published on the web; and, it concluded that the DVDCCA would suffer irreparable
harm without an injunction.
Hence, the Superior Court enjoined Bunner and other defendants from "[p]osting
or otherwise disclosing or distributing, on their web sites or elsewhere, the
DeCSS program, the master keys or algorithms of the Content Scrambling system (‘CSS’),
or any other information derived from this proprietary information." The
Superior Court's preliminary injunction did not bar linking to copies of DeCSS
elsewhere on the web.
The Court of Appeal. The Court of Appeal issued its
the Superior Court on November 1, 2001. It reasoned that
the DeCSS source code is speech entitled to First Amendment protection. It also
noted that unlike copyright, trade secret protection is not secured by the
Constitution. The Court of Appeal further reasoned that the Superior Court order
constituted a prior restraint of pure speech.
The Court of Appeal opinion was narrow. It did not review the Superior
Court's findings in support of the preliminary injunction. It assumed for the
purpose of the appeal that the DVDCCA was entitled to injunctive relief under
California trade secret law. It addressed only the issue of whether an
injunction based on trade secret law would violate freedom of speech.
See, story titled "Cal App Overturns Injunction in DeCSS Case" in
TLJ Daily E-Mail
Alert No. 300, November 2, 2001.
Supreme Court. On February 20, 2002, the Supreme Court ordered review of
the Court of Appeal. See, story titled "California Supreme Court To Review
DeCSS Case" in TLJ
Daily E-Mail Alert No. 374, February 22, 2002.
The Supreme Court's review in this case is limited. The Supreme Court wrote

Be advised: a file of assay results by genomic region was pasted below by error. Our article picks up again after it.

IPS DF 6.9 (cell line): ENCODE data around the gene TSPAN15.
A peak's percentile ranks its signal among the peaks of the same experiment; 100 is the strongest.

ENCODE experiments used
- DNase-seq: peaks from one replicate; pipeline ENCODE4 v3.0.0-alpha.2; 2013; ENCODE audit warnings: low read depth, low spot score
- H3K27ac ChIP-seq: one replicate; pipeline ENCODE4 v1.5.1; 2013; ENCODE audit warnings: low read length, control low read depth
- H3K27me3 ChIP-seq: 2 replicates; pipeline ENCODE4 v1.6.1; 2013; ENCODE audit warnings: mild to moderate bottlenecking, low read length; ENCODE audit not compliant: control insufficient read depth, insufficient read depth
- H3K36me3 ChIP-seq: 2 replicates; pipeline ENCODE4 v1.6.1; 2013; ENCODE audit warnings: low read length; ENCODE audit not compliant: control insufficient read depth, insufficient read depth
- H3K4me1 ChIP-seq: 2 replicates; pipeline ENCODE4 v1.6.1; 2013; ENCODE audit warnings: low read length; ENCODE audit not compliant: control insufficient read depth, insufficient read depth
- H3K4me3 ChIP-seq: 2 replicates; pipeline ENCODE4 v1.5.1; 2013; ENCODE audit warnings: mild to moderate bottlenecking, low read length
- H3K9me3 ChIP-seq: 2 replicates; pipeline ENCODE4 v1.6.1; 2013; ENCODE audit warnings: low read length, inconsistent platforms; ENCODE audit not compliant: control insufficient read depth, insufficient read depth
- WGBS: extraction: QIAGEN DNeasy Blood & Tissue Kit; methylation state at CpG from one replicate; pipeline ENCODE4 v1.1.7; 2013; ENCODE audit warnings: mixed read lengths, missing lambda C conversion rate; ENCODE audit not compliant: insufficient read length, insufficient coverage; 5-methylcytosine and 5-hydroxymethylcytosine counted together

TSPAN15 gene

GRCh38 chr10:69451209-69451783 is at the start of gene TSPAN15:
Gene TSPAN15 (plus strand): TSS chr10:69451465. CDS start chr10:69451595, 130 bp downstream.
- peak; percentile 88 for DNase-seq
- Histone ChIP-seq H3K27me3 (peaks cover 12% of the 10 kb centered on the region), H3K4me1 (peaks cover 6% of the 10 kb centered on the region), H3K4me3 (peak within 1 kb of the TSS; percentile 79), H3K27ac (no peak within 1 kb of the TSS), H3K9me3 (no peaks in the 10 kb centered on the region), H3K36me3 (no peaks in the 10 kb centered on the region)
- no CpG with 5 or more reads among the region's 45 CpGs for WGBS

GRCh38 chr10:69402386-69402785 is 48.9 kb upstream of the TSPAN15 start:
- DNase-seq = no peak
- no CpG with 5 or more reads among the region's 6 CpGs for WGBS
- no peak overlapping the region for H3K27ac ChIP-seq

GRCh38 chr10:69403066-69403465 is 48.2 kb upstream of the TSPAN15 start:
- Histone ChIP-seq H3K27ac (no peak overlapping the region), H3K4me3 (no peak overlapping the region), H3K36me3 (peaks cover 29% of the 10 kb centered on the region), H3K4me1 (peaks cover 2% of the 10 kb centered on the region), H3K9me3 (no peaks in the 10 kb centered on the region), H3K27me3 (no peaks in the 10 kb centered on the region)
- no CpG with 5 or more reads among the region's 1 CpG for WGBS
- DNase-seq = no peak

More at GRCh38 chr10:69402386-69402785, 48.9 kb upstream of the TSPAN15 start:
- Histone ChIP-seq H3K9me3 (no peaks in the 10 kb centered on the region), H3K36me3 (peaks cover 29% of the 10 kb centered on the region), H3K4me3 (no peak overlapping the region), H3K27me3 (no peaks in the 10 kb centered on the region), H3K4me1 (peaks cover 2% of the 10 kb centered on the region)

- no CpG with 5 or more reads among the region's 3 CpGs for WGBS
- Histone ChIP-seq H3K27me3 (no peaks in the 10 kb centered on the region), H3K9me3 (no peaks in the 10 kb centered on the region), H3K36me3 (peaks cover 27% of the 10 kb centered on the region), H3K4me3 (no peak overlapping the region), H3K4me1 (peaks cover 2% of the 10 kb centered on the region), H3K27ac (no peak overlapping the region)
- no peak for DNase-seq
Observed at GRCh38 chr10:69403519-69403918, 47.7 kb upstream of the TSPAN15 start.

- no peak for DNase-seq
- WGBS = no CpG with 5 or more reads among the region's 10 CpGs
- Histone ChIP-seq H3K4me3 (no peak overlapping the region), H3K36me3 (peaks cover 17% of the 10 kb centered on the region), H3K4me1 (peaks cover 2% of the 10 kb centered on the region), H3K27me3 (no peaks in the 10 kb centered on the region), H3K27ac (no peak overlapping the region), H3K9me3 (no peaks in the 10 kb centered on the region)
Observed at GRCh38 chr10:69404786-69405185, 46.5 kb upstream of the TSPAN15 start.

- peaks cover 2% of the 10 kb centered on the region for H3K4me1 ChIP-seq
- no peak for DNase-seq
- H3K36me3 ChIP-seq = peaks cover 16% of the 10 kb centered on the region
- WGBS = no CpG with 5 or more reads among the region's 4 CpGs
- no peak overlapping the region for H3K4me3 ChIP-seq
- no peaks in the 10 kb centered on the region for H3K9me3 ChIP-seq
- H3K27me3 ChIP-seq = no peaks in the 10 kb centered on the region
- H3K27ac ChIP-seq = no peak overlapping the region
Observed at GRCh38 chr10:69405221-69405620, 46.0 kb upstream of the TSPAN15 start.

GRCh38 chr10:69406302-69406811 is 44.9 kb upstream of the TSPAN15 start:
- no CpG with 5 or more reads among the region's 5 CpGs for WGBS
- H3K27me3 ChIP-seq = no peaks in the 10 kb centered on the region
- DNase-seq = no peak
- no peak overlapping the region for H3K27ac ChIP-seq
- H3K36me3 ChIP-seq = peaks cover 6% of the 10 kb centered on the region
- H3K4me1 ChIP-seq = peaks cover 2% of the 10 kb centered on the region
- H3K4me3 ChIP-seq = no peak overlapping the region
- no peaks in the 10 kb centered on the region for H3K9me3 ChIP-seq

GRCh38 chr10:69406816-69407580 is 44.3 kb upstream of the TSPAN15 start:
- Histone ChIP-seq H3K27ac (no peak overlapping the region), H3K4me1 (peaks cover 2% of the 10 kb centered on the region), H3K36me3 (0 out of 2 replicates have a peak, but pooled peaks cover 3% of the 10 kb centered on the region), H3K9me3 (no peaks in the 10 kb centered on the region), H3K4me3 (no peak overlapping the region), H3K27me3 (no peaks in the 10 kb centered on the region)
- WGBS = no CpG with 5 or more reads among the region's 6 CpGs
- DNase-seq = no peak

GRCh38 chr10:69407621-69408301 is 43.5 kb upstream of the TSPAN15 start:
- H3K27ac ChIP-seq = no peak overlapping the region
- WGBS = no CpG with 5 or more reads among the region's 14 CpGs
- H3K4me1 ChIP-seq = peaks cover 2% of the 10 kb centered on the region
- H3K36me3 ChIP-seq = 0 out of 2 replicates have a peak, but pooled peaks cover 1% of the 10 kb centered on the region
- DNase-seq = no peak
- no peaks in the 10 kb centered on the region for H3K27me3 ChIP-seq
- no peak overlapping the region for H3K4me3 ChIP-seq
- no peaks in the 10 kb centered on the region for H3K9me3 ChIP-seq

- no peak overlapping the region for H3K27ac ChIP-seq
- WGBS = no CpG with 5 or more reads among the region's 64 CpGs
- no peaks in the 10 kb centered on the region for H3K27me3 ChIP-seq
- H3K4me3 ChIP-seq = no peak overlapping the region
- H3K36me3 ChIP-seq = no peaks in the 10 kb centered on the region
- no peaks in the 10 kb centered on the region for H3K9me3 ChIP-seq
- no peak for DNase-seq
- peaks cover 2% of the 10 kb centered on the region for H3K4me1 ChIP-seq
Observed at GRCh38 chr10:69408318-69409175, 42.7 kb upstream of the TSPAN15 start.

that "the narrow question before us is whether the preliminary injunction
violates Bunner's right to free speech under the United States and California
Constitutions even though DVD CCA is likely to prevail on its trade secret claim
The Court first reasoned that computer code is expression, and is therefore
protected by the First Amendment of the U.S. Constitution. However, the level of
scrutiny to be accorded depends upon whether the injunction is content neutral
or content based. In the present case, the Court held that the injunction is
content neutral, and thus, entitled to a lower level of scrutiny.
The Court elaborated on content neutrality. It wrote that "the injunction
singled out Bunner's communications because of DVD CCA's efforts to maintain the
secrecy of the CSS technology and the competitive advantage it enjoyed from
those efforts -- and not because of the communications' subject matter or any
disagreement with Bunner’s message or viewpoint. In other words, the trial
court issued the injunction to protect DVD CCA's statutorily created property
interest in information -- and not to suppress the content of Bunner's
communications." The Court added, "Indeed, the governmental purpose behind
protecting trade secrets like the CSS technology through injunctive relief is
wholly unrelated to their content."
The Court also wrote that "The fact that the preliminary injunction
identifies the prohibited speech by its content does not make it content based.
... any injunction remedying this deprivation must refer to the content of that
information in order to identify the property interest to be protected. Such an
injunction remains content neutral so long as it serves significant governmental
purposes unrelated to the content of the proprietary information."
The Court then applied the content neutral test, as articulated by the
Supreme Court of the U.S. in
Women’s Health Center, 512 U.S. 753 (1994). That is, "when evaluating a
content-neutral injunction ... [w]e must ask ... whether the challenged
provisions of the injunction burden no more speech than necessary to serve a
significant government interest."
The California Supreme Court held that the injunction satisfies this test. It
held that "California's trade secret law undoubtedly serves significant
government interests." First, the government has an interest in incenting
investment in innovation, and trade secret protection, like patent and copyright